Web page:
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Emily Adams, a fifth-grader at Landstuhl Elementary School in Germany, casts her vote during a mock presidential election Tuesday at Landstuhl.
Emily Adams, a fifth-grader at Landstuhl Elementary School in Germany, casts her vote during a mock presidential election Tuesday at Landstuhl. (Ben Bloker / S&S)
Emily Adams, a fifth-grader at Landstuhl Elementary School in Germany, casts her vote during a mock presidential election Tuesday at Landstuhl.
Emily Adams, a fifth-grader at Landstuhl Elementary School in Germany, casts her vote during a mock presidential election Tuesday at Landstuhl. (Ben Bloker / S&S)
Fifth-grader Morgan Rogers casts his vote. As a learning tool for the electoral process, students pretending to be the presidential candidates gave speeches during two assemblies at the combined elementary and middle school and students then voted back in their classrooms.
Fifth-grader Morgan Rogers casts his vote. As a learning tool for the electoral process, students pretending to be the presidential candidates gave speeches during two assemblies at the combined elementary and middle school and students then voted back in their classrooms. (Ben Bloker / S&S)
Fifth-grader Jade Easter fills out her ballot.
Fifth-grader Jade Easter fills out her ballot. (Ben Bloker / S&S)
Fourth-grader Danniel Flaherty shows off her country's colors during a the mock presidential debate.
Fourth-grader Danniel Flaherty shows off her country's colors during a the mock presidential debate. (Ben Bloker / S&S)

LANDSTUHL, Germany — Early returns from Tuesday’s presidential election have Sen. John McCain winning in a landslide.

At least that’s how the votes shook out in one Department of Defense Dependents Schools-Europe classroom.

Sharon Emerling’s fifth-grade class at Landstuhl Elementary/Middle School took part in a schoolwide mock election. The Republican candidate, McCain, got 15 votes while Democratic Sen. Barack Obama received only two.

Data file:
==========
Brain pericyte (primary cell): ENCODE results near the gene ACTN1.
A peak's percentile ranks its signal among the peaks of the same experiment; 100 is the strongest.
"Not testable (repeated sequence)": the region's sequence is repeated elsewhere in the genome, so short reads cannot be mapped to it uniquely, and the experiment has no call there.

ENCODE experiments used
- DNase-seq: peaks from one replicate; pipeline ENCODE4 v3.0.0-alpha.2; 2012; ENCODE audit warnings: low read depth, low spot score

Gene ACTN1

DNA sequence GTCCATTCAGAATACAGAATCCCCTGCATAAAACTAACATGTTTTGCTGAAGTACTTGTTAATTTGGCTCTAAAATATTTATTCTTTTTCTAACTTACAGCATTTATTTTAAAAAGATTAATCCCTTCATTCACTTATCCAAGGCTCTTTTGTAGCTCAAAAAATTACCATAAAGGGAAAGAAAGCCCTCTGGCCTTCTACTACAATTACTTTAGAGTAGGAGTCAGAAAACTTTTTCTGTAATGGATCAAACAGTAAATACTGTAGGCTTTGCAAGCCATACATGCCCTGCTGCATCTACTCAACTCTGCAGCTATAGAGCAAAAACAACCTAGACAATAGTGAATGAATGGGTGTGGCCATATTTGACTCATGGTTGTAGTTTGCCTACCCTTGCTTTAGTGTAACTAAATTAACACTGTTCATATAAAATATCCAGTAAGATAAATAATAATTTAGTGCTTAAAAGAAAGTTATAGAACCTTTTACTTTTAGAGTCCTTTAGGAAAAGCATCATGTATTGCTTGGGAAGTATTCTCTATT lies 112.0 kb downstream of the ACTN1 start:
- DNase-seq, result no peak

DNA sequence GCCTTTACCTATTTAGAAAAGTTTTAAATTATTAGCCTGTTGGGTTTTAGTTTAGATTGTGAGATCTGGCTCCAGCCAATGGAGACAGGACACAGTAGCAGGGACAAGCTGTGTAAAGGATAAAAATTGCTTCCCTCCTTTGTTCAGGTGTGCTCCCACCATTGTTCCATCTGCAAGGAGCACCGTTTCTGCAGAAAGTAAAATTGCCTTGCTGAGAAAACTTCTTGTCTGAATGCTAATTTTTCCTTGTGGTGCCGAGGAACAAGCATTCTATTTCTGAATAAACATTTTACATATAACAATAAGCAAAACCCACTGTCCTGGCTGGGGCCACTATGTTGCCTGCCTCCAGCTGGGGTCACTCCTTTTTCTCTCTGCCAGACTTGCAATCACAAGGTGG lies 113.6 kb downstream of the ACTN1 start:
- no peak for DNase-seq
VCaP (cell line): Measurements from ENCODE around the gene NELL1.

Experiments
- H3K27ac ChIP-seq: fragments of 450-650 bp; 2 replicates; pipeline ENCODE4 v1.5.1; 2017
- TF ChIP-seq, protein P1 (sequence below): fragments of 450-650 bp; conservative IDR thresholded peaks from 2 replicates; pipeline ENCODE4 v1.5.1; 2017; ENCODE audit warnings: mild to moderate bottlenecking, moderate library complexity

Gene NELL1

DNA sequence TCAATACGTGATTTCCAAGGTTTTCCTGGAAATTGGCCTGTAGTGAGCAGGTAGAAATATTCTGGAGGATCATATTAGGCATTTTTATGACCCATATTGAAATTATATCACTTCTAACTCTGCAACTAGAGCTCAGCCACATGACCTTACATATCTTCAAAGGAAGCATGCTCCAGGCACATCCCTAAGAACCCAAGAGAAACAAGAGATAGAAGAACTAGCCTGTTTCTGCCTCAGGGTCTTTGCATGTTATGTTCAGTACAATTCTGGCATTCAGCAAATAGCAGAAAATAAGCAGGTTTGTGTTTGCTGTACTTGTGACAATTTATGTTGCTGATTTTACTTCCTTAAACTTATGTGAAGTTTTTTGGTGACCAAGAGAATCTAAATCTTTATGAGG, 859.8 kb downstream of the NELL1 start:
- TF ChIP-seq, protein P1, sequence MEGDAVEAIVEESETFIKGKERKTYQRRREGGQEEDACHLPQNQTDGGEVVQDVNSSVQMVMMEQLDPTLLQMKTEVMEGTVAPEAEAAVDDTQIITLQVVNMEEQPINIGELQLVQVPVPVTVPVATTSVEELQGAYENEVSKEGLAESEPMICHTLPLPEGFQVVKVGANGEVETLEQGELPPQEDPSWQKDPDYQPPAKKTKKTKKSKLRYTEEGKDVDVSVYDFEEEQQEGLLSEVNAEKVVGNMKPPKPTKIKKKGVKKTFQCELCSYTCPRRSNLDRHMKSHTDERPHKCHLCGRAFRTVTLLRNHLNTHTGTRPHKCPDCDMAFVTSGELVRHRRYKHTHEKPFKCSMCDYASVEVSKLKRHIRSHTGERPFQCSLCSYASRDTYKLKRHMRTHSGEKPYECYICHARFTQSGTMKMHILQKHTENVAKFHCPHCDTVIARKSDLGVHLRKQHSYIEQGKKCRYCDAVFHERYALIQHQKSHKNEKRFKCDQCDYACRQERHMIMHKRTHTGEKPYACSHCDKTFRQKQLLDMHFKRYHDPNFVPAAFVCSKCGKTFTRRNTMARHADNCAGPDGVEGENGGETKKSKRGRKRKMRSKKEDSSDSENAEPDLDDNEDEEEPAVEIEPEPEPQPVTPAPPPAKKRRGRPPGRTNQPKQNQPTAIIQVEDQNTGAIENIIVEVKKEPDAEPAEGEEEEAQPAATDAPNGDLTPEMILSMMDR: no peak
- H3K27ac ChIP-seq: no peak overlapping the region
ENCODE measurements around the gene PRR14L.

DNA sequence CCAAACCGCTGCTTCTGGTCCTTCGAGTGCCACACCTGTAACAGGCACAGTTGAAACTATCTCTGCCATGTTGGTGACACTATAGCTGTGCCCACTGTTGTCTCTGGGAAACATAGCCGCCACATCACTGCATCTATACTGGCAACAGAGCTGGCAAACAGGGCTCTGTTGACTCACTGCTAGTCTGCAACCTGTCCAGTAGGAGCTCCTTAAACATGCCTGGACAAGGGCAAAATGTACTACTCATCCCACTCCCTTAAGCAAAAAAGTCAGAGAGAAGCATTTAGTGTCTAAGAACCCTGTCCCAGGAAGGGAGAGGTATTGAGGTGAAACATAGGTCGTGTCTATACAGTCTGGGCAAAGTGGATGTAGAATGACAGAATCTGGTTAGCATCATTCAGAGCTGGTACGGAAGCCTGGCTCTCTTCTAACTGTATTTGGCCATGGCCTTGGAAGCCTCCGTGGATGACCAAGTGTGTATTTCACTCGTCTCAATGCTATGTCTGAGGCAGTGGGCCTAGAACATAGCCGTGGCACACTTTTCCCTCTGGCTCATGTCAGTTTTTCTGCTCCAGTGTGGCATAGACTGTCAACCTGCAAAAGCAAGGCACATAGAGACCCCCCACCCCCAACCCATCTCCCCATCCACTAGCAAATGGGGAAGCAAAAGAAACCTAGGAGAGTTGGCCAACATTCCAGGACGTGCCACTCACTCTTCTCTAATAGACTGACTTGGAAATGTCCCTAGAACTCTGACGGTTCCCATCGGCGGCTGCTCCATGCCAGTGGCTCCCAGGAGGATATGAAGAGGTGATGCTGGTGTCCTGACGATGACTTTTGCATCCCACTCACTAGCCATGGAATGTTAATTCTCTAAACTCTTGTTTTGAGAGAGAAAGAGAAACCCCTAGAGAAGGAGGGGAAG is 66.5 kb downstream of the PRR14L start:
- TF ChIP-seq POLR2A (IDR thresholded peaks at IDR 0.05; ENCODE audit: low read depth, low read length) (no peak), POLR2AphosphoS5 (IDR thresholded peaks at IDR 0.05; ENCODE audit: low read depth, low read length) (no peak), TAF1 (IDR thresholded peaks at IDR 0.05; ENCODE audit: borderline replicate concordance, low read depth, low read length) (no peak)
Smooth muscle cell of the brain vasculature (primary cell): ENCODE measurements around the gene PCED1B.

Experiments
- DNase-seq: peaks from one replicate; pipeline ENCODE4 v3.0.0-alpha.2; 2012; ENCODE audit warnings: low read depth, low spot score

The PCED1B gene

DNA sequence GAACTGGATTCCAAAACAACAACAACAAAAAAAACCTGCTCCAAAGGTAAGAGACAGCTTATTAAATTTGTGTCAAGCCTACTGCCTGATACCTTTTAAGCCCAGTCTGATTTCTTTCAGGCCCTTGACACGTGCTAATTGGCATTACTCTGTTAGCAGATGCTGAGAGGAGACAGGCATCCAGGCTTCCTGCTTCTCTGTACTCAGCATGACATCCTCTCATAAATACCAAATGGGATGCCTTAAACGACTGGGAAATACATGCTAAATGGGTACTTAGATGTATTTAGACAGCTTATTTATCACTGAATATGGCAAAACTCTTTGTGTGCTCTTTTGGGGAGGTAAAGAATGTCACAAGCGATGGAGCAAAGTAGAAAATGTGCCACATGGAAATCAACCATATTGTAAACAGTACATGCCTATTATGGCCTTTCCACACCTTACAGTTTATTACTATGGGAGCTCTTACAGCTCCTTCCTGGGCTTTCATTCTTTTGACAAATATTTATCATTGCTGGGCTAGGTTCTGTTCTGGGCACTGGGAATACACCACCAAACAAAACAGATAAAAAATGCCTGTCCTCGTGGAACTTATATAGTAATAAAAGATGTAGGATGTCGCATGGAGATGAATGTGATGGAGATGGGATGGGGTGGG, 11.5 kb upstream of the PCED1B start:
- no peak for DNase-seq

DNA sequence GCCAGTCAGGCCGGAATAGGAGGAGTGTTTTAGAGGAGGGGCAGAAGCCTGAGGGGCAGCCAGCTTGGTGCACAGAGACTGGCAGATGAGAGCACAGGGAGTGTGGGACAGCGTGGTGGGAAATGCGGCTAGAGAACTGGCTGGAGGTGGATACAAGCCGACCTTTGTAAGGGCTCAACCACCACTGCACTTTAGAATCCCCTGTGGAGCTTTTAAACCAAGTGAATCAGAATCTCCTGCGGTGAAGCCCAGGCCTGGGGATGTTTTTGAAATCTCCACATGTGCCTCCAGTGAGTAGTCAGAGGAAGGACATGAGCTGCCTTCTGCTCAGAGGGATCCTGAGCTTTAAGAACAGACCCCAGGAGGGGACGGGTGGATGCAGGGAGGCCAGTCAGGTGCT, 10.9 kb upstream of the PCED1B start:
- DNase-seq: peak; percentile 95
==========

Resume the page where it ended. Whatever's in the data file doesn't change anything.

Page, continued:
Eleven-year-old fifth-graders Colin Flaherty and Krista Burton cast ballots for McCain.

"I think McCain is a good leader from his time in a POW camp and is good at getting out of tight situations," said Colin. "I also don’t think that Obama is good at making decisions because his vote in the Senate was ‘present’ most of the time."

The roughly 700 students at the Landstuhl school were set to vote in Tuesday’s mock election — the results of which are to be announced Wednesday.

But before the students voted, they heard from the candidates.

In two assemblies, Landstuhl students acted as the presidential and vice presidential candidates from both parties and their respective spouses. First- through fifth-graders gathered for one assembly, and sixth- through eighth-graders gathered for the second.

"This election is probably the most historical our country’s ever had, and I think that someday you will sit back and think of where you were when this campaign took place," said Jerry Pink, a social studies teacher and coordinator for the event.

In the first assembly, sixth-grader John Lawson played the part of Todd Palin, husband of Alaska Gov. Sarah Palin, Republican vice presidential nominee.

"My wife is not only beautiful, but she is a born leader," John said. "She has been on the city council and served as mayor before becoming governor."

Brian Cavanaugh, 12, outlined McCain’s stance on the issues when he addressed the assembly as the GOP presidential candidate. Brian took the microphone while the kids shouted "John" repeatedly.

"I will have a plan to make the United States more energy-efficient," he said. "I believe that Iraq needs us, so I say we stay until we have a proper government [in place]."

When Christian Barfield, 11, stood at the podium, he was greeted by chants of "Obama."

"You will be taking part in an important and historical election," Christian said. "As the first person of color to serve as president, I will be president to all people."

But even the student who played Sarah Palin thinks the Democratic ticket will win. Sounding more like a TV political pundit than a sixth-grader, Kristi Carrigan offered her prediction.

"I think that Barack Obama’s going to win because that’s what all the polls are showing usually around the board — Fox, CNN, ABC, all over," Kristi said.

"I know the Bradley effect with the polls might happen, but I still think Obama’s going to win," she said, referring to the discrepancy between whom voters say they vote for as opposed to whom they really vote for when a minority candidate is on the ballot.

"I think he did a really good job the past 21 months."

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